On a day when hundreds of millions of dollars were committed to unrestricted free agents, the Eric Staal signing barely made a ripple in NHL waters.
The Minnesota Wild committed just $10.5 million over three years to Staal — an entirely reasonable sum considering it was July 1, a day when reason often goes flying out the window.
Just don’t take that to mean the Staal signing isn’t an important one for the Wild. Because, in fact, it’s a vitally important signing. The 31-year-old’s contract may not reflect it, but he was brought on to play a top-six role next season, possibly one that will see him centering Zach Parise and Charlie Coyle.
Signing Staal was a calculated risk by GM Chuck Fletcher. He could’ve gone harder after free agents Frans Nielsen or David Backes, but that would’ve been considerably more expensive, and those two are even older than Staal.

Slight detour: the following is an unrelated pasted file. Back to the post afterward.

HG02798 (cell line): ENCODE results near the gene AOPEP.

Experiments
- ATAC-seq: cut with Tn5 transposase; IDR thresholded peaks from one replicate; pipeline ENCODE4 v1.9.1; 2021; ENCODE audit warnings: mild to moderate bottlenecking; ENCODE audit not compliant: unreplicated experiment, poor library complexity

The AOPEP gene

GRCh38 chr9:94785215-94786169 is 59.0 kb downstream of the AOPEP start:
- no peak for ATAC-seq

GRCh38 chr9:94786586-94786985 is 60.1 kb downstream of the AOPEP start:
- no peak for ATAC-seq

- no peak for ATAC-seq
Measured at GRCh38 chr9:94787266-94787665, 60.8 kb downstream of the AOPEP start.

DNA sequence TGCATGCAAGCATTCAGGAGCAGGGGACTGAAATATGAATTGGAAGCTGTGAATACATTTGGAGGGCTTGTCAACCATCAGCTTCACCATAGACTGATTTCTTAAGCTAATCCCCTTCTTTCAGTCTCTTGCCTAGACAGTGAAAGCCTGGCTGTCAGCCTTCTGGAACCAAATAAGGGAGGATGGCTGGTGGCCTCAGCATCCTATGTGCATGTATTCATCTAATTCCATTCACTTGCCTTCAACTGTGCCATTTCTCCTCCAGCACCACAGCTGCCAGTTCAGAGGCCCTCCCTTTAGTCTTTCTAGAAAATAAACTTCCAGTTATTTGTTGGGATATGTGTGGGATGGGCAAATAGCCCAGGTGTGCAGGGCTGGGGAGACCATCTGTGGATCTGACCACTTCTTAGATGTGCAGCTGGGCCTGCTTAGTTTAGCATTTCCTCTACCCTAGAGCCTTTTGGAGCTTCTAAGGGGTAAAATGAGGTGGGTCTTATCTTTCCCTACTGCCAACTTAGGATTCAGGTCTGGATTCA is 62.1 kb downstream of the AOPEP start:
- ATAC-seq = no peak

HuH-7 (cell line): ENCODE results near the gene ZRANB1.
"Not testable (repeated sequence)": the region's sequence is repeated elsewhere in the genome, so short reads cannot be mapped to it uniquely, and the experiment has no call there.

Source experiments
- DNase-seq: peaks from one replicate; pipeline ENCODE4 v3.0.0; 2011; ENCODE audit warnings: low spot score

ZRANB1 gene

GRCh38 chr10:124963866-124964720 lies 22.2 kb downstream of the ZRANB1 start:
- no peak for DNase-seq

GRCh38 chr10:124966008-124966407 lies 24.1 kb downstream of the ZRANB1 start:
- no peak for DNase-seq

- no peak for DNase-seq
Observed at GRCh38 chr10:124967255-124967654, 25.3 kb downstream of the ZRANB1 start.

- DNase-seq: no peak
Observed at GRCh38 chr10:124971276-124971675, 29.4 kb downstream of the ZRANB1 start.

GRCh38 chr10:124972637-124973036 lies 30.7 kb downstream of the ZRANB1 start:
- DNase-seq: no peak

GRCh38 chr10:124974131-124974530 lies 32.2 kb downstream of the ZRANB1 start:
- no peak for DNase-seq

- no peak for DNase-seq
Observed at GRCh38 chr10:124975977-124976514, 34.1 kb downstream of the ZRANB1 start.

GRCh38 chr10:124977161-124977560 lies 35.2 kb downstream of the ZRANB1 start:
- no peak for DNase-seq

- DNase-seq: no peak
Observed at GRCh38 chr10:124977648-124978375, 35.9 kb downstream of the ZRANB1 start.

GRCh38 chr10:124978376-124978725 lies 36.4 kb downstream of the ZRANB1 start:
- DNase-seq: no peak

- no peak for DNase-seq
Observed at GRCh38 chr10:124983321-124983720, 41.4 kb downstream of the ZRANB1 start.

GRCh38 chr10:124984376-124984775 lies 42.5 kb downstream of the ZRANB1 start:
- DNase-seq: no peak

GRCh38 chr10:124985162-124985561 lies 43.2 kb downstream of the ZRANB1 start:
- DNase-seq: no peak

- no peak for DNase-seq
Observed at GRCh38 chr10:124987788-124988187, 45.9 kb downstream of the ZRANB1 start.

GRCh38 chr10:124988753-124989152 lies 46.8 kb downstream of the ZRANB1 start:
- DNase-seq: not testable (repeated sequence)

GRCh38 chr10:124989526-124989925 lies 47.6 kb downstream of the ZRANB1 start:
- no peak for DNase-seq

And so he rolled the dice on Staal, hoping that the once-elite center can be elite, or at least in that neighborhood, again.
Certainly, Staal has to be better than he was for the Rangers, after New York got him at the trade deadline. He had just six points in 20 games, then no points in five playoff games.
“I still feel I can be a contributor in a very good team’s top six,” said Staal. “I’m going to get an opportunity on a team that’s hungry to win and hungry to be a top team. I’ve got to prove it.”